11 Best Compact Binoculars

Plus 9 Technical Specs You HAVE to Know Before Buying

David McBryan, Paintballer-in-Chief

David McBryan
Paintballer-in-Chief
Updated: 10/03/20
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Tired of your enemies seeing you before you see them? Reclaim the upper hand with the best compact binoculars for your next outing.

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If you love woodsball or MilSim-style games on huge fields, adding binoculars to your arsenal can make a world of difference.

But the last thing you want to do is lug around more gear, so portability is a must.

That's where we come in.

This roundup of the best compact binoculars is the most accurate and complete guide you'll find.

(Without overwhelming you with tons of technical specs you just don't need.)

Instead, we'll hit on everything you need to know to choose the binoculars that are best for you:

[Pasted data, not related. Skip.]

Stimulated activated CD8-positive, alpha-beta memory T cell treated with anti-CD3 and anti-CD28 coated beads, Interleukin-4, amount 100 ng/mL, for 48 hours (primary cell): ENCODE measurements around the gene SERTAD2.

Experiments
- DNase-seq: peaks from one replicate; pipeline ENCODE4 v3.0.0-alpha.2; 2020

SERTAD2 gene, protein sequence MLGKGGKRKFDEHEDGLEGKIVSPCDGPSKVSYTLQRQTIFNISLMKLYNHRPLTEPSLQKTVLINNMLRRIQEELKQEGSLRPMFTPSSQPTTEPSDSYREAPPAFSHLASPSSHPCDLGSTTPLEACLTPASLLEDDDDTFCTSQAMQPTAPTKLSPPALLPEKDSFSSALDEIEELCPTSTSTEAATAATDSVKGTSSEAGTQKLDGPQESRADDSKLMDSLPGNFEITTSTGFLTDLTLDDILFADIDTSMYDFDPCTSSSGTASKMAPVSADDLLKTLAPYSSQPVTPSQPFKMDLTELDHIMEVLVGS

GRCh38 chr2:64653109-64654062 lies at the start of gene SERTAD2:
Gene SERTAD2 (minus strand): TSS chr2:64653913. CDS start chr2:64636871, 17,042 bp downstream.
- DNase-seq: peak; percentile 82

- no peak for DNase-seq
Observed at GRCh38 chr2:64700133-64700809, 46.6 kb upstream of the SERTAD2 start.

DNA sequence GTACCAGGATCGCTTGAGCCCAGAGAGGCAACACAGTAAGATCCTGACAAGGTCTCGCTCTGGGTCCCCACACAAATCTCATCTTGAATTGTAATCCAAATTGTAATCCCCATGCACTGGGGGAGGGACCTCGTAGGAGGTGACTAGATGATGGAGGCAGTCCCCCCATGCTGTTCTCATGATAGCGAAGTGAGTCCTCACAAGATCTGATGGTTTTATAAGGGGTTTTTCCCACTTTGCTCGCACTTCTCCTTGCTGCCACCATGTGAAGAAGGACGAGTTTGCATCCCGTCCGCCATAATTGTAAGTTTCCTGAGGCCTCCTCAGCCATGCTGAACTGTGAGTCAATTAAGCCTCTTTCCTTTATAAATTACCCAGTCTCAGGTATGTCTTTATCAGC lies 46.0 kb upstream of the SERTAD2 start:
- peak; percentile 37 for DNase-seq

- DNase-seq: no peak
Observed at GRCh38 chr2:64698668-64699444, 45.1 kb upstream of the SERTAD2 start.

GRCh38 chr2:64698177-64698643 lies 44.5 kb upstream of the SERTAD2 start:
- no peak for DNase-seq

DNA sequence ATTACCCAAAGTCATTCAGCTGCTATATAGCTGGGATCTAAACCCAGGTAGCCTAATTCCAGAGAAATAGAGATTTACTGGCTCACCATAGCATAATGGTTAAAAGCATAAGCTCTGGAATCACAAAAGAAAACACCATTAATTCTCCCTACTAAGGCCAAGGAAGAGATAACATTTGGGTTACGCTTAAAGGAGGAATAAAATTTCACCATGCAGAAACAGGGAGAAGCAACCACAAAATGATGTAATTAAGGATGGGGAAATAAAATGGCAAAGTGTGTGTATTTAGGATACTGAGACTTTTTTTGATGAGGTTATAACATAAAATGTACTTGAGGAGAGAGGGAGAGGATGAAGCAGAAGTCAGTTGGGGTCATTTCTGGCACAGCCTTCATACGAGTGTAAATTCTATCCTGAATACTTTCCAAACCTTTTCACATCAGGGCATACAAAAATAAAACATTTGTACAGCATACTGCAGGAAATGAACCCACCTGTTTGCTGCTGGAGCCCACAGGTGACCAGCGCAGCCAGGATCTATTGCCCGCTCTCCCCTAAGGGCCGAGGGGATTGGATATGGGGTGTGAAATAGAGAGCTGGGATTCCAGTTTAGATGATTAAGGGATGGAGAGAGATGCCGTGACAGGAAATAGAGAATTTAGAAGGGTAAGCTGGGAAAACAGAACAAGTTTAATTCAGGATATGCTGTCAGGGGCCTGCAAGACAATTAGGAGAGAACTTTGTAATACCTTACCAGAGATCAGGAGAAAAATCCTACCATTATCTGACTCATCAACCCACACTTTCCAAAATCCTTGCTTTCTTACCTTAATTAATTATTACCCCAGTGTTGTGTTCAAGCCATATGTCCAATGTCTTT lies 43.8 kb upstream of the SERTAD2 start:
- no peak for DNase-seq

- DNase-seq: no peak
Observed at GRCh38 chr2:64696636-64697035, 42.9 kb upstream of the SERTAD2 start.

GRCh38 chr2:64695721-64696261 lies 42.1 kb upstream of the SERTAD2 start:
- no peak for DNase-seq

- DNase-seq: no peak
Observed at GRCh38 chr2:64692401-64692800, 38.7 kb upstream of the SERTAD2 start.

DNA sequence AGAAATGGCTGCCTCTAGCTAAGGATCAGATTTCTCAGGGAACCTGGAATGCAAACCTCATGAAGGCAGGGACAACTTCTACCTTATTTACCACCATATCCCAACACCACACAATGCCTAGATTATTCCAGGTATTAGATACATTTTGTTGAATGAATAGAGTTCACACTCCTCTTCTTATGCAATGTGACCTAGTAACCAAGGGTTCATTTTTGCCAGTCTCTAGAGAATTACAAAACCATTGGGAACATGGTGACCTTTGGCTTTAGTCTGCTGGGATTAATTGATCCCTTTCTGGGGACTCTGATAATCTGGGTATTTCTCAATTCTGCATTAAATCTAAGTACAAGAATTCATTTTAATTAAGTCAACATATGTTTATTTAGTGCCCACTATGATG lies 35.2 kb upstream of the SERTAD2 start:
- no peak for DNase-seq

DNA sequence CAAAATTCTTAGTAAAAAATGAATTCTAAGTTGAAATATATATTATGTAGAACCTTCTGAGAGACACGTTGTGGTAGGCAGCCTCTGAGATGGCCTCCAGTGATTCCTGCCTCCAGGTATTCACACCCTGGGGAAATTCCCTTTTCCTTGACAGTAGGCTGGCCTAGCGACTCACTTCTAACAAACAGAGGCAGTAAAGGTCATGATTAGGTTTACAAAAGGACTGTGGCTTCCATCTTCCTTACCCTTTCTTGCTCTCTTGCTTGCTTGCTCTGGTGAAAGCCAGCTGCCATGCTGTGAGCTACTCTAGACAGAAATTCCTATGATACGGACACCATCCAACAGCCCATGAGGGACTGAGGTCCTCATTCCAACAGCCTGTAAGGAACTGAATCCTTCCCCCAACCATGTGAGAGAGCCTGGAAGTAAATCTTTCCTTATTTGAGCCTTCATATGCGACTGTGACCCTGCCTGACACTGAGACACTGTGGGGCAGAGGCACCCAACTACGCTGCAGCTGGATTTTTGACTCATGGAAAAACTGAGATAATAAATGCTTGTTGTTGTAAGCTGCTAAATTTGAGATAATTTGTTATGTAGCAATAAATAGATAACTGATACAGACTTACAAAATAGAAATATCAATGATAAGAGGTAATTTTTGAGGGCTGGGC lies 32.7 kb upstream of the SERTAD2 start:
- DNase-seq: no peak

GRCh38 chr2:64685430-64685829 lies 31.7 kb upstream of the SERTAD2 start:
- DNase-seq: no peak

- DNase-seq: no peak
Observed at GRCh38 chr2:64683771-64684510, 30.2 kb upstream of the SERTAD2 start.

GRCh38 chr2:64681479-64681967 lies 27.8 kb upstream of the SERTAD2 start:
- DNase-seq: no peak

You're a busy person, so let's kick things off with some quick picks.

What Does "Best" Really Mean?

There's no single "best" pair of compact binoculars because they can be used in a variety of situations.

Take these 5, for example:

  • Watching live sporting events
  • Hunting
  • Birding
  • Astronomy
  • Paintball/airsoft (duh)

You'll need a different type of binoculars to watch a fast-paced sporting event from 100 yards away than to view stationary stars from 100 trillion miles away (at night).

What's Important For Paintball & Airsoft Players?

Consider these 5 aspects of a typical day on the field:

  1. Field Size: Outdoor playing areas can vary greatly in size from 15 acres to 150 acres. If those areas are square, that's about 800-2,500 feet long. You'll want solid magnification but usually, you'll only be looking a few hundred yards downfield at the most.
  2. Target Activity: Usually your targets are trying to move slowly and stealthily to avoid detection, but they're also capable of moving quickly. You don't want binoculars with a very narrow field of vision, making it hard to track moving objects.
  3. Your Activity: You'll definitely be running, so you'll want binoculars that are compact, lightweight, and durable. You're probably sweating a lot, too, so fog-resistance is a must.
  4. Lighting: Usually you're playing during the day, but this depends on how "woodsy" your field is and the types of games you play. If you like playing in dim or dark conditions, you'll want binoculars with wide objective lenses to capture as much of the limited light as possible for brighter images.